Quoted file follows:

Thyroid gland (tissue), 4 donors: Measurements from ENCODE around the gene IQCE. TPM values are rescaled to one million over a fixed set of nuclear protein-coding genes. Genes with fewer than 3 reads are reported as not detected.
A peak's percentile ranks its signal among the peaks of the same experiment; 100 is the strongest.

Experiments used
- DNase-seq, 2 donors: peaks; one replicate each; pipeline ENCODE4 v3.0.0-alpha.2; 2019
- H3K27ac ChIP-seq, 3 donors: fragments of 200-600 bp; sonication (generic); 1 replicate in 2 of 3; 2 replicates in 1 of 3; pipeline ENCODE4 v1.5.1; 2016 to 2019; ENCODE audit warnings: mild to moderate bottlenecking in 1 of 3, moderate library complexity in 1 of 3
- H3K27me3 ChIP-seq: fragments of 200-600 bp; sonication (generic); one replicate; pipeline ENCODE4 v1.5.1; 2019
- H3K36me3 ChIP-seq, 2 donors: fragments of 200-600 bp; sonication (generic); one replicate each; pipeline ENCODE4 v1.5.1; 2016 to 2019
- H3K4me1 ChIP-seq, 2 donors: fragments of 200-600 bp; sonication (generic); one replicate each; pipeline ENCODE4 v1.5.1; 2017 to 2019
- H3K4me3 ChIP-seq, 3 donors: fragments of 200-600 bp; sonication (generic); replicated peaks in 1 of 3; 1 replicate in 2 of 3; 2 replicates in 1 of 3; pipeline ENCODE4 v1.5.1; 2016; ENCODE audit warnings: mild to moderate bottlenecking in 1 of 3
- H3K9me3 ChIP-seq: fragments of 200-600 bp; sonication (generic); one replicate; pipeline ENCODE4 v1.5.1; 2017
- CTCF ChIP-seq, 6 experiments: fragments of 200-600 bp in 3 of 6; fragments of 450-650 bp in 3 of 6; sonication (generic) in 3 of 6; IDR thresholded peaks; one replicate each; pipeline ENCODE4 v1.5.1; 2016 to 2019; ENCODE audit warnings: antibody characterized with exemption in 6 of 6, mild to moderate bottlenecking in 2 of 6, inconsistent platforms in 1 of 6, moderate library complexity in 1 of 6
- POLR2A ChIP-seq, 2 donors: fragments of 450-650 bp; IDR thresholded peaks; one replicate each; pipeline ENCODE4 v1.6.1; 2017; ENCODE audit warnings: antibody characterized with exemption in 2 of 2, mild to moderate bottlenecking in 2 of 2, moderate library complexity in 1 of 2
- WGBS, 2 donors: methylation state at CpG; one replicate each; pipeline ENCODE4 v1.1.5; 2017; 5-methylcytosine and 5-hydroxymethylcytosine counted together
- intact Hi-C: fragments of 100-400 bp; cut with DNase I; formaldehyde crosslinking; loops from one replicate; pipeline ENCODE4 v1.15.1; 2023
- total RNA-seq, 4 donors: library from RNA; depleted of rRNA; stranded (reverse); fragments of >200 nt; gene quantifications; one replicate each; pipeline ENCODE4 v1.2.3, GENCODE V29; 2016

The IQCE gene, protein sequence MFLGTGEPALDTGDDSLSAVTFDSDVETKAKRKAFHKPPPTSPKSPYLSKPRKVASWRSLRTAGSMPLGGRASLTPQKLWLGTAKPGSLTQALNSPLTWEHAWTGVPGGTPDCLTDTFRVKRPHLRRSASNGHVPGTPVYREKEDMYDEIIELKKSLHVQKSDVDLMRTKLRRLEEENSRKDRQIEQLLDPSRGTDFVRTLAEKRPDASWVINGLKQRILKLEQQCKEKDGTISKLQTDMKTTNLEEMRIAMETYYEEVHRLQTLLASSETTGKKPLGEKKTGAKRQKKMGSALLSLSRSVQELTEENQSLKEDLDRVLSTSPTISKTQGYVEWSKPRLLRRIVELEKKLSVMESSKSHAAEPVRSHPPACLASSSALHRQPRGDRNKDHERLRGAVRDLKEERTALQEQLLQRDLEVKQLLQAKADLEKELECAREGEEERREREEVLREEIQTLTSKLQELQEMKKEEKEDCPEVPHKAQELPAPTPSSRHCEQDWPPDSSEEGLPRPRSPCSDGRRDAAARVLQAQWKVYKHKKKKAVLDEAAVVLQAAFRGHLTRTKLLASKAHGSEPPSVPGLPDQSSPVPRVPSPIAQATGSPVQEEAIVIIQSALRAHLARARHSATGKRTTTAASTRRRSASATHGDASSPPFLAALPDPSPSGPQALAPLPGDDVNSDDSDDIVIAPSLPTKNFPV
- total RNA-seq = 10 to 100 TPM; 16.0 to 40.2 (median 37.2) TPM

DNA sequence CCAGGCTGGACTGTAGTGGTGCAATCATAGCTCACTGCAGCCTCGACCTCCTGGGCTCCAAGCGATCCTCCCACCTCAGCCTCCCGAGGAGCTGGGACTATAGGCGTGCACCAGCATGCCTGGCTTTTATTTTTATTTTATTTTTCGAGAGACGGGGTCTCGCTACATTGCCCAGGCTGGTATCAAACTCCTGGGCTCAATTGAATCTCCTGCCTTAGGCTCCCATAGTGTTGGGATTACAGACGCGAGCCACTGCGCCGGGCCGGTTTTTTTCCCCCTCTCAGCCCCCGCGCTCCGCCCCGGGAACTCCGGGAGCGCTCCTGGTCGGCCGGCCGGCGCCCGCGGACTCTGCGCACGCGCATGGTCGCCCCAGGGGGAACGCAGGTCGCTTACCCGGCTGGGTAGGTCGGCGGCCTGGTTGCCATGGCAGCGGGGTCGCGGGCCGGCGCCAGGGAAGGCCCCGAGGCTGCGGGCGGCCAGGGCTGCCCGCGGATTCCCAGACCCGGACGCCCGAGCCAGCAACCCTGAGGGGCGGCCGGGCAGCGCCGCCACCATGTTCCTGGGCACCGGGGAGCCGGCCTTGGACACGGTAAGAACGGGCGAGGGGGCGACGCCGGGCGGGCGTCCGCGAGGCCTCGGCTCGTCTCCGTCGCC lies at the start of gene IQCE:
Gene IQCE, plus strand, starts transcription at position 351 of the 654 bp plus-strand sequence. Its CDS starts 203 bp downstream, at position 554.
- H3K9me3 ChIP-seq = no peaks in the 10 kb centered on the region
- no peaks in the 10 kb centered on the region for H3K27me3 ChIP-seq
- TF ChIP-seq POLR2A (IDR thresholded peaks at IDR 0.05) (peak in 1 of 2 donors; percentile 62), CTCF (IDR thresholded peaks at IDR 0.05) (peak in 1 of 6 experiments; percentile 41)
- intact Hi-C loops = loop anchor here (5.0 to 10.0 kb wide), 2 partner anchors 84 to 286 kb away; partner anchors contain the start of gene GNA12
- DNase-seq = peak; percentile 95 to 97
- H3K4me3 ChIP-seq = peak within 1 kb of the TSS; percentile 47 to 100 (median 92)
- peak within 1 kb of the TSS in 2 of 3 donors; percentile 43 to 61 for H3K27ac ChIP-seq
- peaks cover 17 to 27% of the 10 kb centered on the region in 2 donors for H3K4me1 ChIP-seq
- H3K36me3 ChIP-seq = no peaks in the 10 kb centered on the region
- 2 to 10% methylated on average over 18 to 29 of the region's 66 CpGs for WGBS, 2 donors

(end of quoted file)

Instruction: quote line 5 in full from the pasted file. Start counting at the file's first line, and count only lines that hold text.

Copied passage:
- H3K27ac ChIP-seq, 3 donors: fragments of 200-600 bp; sonication (generic); 1 replicate in 2 of 3; 2 replicates in 1 of 3; pipeline ENCODE4 v1.5.1; 2016 to 2019; ENCODE audit warnings: mild to moderate bottlenecking in 1 of 3, moderate library complexity in 1 of 3